Mr Romney has a narrow lead in recent national tracking polls.
Yesterday Mr Obama predicted he would reach agreement to cut the US deficit and reform immigration law within his first year if elected to a second term.
On immigration, the Democratic Party incumbent said that if he wins a second term, “a big reason” will be because Republicans have “so alienated the fastest-growing demographic group, the Latino community”.
Mr Obama is hammering Mr Romney over his shift to the centre after months campaigning as a hard-right conservative.
Mr Romney, looking to sustain momentum that grew out of his victory in the first presidential TV debate three weeks ago, is bashing Mr Obama as a leader who has failed to bring the economy back to full speed.
Both men are making huge efforts to sway the small pool of undecided voters, while imploring their millions of supporters to vote, particularly in key battleground states such as Ohio and Iowa, where early voting is already under way.
Mr Obama planned a short stop in Chicago today to cast his own vote – the first time an incumbent has voted early.
The election map has shrunk to no more than nine of the 50 US states, and that is where both candidates will be spending virtually all of their time in the final days before the 6 November election. Residents in those battleground states do not reliably vote either Republican or Democrat. The president is chosen according to state-by-state contests, not the popular vote.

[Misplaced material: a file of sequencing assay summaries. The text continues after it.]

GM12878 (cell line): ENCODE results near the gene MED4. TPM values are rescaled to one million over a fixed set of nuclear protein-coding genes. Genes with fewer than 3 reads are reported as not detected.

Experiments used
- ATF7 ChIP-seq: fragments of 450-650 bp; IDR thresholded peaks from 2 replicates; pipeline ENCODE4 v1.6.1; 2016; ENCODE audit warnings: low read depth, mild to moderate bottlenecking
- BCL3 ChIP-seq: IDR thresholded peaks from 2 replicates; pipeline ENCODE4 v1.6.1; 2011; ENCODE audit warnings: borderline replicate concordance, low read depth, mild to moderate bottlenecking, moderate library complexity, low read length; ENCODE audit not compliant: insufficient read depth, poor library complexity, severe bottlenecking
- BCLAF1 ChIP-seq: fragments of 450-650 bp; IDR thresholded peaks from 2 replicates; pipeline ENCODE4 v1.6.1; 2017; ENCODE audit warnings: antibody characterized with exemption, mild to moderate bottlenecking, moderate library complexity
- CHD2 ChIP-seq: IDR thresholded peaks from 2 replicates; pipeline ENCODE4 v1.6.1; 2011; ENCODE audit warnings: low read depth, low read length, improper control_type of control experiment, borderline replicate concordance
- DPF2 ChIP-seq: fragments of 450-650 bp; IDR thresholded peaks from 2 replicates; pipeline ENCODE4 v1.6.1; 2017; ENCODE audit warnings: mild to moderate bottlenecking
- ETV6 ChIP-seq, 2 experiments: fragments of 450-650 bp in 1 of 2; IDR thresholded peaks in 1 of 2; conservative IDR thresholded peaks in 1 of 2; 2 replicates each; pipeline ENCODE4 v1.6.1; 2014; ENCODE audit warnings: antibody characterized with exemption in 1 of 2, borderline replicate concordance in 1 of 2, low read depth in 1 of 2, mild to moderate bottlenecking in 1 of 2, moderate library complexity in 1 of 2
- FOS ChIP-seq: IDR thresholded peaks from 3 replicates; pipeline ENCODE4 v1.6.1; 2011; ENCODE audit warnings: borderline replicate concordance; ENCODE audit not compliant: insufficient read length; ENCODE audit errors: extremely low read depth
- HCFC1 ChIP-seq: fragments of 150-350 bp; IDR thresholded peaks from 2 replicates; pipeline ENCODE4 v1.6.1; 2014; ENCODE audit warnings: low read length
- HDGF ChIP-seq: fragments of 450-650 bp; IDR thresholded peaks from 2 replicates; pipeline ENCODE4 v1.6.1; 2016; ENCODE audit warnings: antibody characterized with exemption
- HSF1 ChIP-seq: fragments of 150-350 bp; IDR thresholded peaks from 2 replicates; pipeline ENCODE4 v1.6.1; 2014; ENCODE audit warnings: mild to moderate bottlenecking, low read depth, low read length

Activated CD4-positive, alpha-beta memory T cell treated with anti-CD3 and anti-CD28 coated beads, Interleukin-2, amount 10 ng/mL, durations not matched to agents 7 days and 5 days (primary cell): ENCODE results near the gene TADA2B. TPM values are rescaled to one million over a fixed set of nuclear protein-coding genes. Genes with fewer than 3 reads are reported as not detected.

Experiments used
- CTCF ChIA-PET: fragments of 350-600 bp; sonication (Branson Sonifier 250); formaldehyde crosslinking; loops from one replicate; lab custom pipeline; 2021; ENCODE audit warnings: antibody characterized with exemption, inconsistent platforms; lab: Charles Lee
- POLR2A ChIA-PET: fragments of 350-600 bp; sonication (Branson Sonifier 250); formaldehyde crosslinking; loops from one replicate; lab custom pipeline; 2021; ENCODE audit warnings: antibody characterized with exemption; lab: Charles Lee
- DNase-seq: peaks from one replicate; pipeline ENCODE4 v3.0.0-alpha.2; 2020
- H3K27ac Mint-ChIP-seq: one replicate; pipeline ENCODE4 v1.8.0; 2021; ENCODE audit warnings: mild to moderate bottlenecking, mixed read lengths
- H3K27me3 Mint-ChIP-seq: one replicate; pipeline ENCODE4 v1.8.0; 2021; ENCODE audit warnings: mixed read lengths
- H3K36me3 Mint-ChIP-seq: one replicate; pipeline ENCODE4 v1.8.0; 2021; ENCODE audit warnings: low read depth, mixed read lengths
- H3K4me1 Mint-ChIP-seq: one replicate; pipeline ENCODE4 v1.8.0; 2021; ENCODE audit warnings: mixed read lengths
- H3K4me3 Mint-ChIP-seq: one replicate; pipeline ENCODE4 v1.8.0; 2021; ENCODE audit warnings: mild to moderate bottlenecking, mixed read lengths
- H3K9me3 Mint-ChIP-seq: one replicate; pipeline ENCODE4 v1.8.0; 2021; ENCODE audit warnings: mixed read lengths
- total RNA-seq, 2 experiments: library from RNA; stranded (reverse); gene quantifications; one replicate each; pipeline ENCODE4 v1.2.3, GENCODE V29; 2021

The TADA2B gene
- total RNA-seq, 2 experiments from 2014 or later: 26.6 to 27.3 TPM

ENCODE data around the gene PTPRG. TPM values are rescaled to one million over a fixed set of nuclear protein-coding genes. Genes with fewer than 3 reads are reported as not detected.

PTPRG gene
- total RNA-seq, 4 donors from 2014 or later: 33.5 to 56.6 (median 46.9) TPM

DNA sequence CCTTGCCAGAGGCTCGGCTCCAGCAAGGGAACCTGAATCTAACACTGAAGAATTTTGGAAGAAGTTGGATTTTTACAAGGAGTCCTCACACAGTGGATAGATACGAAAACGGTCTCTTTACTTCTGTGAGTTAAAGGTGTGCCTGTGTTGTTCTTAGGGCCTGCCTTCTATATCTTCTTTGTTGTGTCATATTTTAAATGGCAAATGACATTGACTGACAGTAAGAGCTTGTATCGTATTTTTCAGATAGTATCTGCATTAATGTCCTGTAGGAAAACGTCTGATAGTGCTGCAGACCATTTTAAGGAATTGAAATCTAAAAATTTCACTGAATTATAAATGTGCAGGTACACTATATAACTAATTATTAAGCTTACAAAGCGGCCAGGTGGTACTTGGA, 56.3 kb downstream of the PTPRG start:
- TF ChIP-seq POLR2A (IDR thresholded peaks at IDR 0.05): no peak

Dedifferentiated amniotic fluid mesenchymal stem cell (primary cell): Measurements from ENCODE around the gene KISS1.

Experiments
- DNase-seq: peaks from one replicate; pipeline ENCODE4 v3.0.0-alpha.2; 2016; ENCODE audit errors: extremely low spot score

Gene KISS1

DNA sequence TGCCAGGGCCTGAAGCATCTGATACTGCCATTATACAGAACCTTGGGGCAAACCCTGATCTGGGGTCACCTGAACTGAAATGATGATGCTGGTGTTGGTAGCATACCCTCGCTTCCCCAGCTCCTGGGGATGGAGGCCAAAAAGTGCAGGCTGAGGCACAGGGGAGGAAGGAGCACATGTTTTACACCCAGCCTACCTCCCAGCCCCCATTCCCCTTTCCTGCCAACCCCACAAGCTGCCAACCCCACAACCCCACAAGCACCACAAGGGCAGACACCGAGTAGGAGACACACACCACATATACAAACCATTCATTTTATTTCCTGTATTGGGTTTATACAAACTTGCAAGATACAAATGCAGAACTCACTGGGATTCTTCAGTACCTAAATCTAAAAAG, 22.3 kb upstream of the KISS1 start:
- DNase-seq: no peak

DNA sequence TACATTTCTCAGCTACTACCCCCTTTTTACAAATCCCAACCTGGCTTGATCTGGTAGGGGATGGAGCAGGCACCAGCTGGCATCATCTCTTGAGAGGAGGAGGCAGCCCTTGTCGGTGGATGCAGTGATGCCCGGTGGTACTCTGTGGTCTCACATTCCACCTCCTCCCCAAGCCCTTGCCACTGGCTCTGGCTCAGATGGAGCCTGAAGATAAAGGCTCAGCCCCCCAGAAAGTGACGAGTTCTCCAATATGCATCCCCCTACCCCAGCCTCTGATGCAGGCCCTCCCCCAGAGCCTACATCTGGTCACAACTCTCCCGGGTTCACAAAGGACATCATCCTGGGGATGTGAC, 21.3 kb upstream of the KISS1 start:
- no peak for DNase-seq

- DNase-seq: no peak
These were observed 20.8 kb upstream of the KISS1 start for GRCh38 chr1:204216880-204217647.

Mr Obama was planning to cover 5,300 miles yesterday in the most-travelled single day of his re-election bid. He was going from Washington to Iowa, Colorado, California and Nevada, and then overnight to Florida – the first time he was spending the night flying on Air Force One for a domestic trip. Mr Obama will break for an appearance on the widely watched The Tonight Show with Jay Leno and make calls to voters from the plane.
Mr Romney, too, was picking up the pace yesterday, campaigning in Nevada and Iowa before a three-stop tour of Ohio today. He told a crowd of 10,000 supporters Mr Obama’s promise of more of the same is “why he’s slipping and we’re gaining”. Mr Obama’s campaign insisted the president was holding on to a slight lead in most of the nine battleground states – Nevada, Colorado, Iowa, Wisconsin, Ohio, Virginia, North Carolina, Florida and New Hampshire
“We have the ball, we have the lead,” his campaign strategist David Axelrod insisted.